Even with the increasingly brighter domestic gas supply picture, the spread of natural gas vehicles (NGV) still faces daunting market and regulatory barriers, according to a panel discussion Thursday sponsored by the National Regulatory Research Institute (NRRI). Speakers concentrated on what state regulators “should know and ask.”
The driver of the discussion was the assumption that current growing concerns about foreign oil import dependence and climate change have created increased interest in alternative transportation fuels. So, what better time than now for natural gas to rise to fulfill the potential NGV-backers have sought for several decades?
Panel moderator Ken Costello, a principal researcher at NRRI, saw disadvantages for natural gas relative to other clean transportation alternatives, given the challenges it faces in expanding an NGV fueling infrastructure nationally and lowering the price of the NGVs, compared to gasoline-powered vehicles.
“A big unanswered issue is who should pay for conversion more natural gas vehicles,” Costello said. Panelist Michele Beck, director of the Utah Office of Consumer Services, reiterated that gas utility customers under no circumstances should subsidize the creation of a NGV market. Costello called NGV technology “underdeveloped.”
“I think state regulatory commissions should be very careful about making public interest determinations that include reduced pollutants and improved national security,” Beck said. “These are issues best addressed by our elected officials, and they are certainly something that exists on a much larger scale than an individual utility service territory.
“And it is important that any incentives for NGVs come from external forces and not utility rates,” she added, noting that her comments shouldn’t be construed as her being “negative in any way” toward NGVs.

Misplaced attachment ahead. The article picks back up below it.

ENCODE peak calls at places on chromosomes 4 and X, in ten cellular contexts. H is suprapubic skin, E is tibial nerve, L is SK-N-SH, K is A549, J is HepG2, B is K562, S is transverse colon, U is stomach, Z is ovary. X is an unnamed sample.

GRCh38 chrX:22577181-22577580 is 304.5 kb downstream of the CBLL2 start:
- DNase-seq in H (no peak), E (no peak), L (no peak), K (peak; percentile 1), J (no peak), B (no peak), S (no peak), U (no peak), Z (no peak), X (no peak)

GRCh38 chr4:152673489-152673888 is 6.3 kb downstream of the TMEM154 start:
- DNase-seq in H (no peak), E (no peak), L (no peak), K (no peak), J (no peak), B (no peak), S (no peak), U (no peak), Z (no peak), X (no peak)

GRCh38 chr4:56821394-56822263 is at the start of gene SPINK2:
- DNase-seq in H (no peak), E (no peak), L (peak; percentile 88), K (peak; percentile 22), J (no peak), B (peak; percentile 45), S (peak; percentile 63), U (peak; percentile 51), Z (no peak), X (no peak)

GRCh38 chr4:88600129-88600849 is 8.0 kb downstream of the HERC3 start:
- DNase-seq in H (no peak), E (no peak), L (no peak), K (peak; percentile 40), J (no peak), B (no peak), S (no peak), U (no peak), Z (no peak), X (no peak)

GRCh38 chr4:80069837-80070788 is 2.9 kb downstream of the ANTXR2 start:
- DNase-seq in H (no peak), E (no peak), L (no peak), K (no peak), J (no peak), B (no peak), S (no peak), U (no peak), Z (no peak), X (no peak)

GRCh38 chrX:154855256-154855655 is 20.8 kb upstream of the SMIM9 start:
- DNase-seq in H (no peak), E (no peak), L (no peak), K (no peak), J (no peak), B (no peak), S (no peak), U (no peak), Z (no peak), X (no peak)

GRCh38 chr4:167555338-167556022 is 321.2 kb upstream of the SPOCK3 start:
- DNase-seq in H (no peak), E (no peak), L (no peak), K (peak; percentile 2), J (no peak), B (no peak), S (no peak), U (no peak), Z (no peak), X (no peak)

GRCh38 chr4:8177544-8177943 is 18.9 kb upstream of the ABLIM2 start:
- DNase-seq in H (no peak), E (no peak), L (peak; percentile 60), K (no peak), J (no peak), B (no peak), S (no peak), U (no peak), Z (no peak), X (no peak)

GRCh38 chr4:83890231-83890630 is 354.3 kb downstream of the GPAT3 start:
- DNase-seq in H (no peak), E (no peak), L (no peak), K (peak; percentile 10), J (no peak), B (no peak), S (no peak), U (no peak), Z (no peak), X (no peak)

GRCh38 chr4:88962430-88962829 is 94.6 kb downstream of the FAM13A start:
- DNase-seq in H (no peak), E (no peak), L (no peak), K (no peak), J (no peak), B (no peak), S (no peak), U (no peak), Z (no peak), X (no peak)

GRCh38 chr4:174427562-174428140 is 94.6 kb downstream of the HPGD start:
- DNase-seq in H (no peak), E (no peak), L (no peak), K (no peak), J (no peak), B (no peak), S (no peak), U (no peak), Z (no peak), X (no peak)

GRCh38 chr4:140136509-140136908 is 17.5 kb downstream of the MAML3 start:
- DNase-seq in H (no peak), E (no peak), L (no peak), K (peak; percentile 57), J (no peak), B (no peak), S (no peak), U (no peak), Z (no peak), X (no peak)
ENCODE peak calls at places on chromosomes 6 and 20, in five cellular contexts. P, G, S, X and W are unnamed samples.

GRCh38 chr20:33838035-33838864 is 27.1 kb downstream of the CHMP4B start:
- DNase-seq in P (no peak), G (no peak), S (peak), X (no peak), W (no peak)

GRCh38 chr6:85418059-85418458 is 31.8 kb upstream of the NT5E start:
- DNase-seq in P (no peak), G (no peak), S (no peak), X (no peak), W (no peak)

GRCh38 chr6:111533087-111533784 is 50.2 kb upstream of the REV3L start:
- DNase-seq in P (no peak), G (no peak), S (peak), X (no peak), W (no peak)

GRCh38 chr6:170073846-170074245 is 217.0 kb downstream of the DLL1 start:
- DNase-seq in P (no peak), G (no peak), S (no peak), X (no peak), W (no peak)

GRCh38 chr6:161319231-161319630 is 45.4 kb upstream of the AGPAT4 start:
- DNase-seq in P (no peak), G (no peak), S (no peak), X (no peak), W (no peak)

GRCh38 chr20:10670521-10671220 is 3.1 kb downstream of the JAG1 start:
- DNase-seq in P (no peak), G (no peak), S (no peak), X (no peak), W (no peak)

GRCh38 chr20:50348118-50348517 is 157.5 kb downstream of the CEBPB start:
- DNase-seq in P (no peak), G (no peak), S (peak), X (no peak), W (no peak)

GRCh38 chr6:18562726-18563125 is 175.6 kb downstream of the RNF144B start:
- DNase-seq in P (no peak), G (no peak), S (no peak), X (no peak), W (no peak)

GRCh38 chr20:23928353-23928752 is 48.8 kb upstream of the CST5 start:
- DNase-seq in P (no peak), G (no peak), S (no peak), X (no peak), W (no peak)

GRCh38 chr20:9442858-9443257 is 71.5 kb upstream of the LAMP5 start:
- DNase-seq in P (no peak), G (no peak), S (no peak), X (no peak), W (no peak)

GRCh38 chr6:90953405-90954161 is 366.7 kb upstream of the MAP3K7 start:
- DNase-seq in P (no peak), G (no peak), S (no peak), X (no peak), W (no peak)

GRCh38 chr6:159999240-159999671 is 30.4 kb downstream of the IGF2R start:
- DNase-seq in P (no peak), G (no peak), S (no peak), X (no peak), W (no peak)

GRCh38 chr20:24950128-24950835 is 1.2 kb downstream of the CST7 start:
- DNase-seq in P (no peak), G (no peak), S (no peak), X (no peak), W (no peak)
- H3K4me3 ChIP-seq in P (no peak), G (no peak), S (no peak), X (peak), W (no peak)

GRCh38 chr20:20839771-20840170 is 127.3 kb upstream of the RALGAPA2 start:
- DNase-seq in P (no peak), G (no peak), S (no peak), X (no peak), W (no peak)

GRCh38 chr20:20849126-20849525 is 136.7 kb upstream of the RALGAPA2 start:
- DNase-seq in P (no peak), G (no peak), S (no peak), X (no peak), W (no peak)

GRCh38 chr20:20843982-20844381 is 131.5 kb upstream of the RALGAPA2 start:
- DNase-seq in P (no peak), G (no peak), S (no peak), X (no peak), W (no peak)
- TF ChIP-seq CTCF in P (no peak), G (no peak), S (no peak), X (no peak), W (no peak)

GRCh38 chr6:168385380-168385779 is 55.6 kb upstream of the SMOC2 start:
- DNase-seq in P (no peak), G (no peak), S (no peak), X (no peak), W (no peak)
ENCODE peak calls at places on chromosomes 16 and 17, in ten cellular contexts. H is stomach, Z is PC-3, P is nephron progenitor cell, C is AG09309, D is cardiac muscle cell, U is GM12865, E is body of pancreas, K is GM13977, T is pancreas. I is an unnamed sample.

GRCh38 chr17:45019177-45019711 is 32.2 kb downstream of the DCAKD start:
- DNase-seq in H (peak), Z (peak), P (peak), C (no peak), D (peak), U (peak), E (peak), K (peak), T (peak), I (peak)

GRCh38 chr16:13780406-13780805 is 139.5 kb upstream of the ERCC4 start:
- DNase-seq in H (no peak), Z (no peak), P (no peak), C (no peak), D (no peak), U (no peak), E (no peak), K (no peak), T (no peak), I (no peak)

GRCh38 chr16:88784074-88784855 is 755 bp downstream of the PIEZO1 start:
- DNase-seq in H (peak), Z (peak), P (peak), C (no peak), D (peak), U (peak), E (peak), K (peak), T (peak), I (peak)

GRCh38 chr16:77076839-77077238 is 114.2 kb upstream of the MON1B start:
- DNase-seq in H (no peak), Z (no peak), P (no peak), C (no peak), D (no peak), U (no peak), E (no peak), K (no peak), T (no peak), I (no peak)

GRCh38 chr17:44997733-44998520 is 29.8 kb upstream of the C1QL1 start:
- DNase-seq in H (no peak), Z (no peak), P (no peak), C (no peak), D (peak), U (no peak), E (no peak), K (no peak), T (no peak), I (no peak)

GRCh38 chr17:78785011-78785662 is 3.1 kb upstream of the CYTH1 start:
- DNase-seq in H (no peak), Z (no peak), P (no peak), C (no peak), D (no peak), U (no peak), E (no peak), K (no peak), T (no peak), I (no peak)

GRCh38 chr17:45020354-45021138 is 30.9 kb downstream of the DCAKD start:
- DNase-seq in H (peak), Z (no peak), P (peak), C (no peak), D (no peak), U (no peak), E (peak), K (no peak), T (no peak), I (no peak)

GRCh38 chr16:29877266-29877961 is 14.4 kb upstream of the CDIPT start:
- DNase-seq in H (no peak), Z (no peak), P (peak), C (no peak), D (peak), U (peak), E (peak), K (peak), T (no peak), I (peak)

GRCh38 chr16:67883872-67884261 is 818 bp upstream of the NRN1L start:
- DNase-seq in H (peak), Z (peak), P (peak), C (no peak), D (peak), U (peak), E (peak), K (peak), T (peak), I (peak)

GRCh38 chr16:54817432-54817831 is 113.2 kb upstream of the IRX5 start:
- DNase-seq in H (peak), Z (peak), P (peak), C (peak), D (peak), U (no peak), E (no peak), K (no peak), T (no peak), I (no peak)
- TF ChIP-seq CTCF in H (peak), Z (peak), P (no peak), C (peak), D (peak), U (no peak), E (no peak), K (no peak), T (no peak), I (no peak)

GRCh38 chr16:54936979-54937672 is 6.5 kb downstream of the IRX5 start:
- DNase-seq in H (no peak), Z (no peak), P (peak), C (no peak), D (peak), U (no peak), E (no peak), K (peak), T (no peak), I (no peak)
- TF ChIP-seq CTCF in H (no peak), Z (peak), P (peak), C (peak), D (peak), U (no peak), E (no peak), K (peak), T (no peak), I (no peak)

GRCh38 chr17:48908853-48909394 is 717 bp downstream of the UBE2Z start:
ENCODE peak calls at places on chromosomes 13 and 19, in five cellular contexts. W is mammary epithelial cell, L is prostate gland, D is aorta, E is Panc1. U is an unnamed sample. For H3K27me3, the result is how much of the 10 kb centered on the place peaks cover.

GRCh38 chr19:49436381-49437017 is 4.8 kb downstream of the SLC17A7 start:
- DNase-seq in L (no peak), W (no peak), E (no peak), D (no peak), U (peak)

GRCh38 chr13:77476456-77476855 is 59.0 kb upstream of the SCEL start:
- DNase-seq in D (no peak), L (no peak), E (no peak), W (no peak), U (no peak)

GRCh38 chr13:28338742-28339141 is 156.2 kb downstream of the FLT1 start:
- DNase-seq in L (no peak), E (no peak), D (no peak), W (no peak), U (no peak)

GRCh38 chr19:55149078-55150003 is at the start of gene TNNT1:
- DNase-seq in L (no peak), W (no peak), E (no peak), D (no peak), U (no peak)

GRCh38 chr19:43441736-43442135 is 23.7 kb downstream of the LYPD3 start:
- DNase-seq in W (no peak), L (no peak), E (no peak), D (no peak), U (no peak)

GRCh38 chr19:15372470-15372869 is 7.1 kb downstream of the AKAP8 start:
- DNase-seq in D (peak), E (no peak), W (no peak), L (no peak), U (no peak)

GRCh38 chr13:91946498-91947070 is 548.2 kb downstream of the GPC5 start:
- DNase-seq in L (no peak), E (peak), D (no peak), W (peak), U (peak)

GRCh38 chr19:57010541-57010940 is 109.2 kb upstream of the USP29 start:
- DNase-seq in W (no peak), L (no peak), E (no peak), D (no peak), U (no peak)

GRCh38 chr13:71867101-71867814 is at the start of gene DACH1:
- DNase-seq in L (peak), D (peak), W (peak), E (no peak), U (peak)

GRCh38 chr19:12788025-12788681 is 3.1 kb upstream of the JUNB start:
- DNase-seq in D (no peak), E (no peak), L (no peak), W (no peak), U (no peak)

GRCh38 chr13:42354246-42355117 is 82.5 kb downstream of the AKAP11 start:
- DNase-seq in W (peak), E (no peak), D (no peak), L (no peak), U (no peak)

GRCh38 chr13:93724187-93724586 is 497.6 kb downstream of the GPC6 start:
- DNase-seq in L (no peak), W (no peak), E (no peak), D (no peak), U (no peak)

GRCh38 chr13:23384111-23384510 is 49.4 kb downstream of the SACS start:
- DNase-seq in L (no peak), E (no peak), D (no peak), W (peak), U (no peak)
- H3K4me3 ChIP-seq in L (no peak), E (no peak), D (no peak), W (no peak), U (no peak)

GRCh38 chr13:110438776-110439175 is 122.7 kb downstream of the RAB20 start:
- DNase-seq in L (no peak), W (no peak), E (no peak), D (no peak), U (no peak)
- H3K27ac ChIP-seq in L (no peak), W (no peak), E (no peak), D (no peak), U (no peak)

Qualifying his remarks as his own and not his agency’s, Joseph Rogers, an assistant attorney general in Massachusetts’ Office of Ratepayer Advocacy, recommended state regulators open generic proceedings to examine the many complex issues and questions tied to natural gas use as a transportation fuel. Rogers cited the rapid development of the Marcellus Shale gas play as having profound changes for the gas industry in the Northeast, and statewide proceedings could take into account rapidly changing developments that could impact the future of the NGV market.
“Here in the Northeast Marcellus Shale gas is really changing the whole market,” Rogers said. “In the recent Tennessee Gas Pipeline filing at the Federal Energy Regulatory Commission we see Tennessee redesigning its rates because the day of the long haul [for gas] from the Gulf of Mexico to Boston is over. Because of Marcellus, gas is going the other direction.
“In addition, just about every major gas pipeline company in the Northeast seems to have some type of expansion project in the works. The forecast for cheap natural gas is for the foreseeable future, so if we open a generic investigation, I think the regulators need to focus on removing the market barriers that may impede the development of alternative fuel vehicles.”
Like Beck, Rogers said there will be some economic and environmental advantages to NGVs, but gas utility ratepayers should not subsidize the development of the technology. “Whether a substantial NGV market actually develops may depend on the types of technology developed for refueling.”
Ray Blatter, a senior regulatory manager with Pacific Gas and Electric Co., said there are some distinct cost differences and pros and cons between whether NGVs use compressed natural gas (CNG) or liquefied natural gas (LNG) technologies.
“One advantage to LNG is you can get a lot more in a tank, giving the vehicles a longer range,” Blatter said. “The cost of liquefying gas, however, is considerably higher than the cost of CNG, compressing it. My understanding is that for standard around-town use, the CNG option is really the predominant one. It is much easier to provide CNG fueling facilities. The types of applications that would be more suitable to LNG would be long-haul trucking, for example.”
Costello said to the extent that wholesale gas prices stay low, NGVs will be more competitive, however, there is also a potential flip side to that. “Since electric utilities use a lot of natural gas, the lower gas prices could result in lower retail electricity prices, which in turn would increase the competitiveness of electric vehicles relative to NGVs.”
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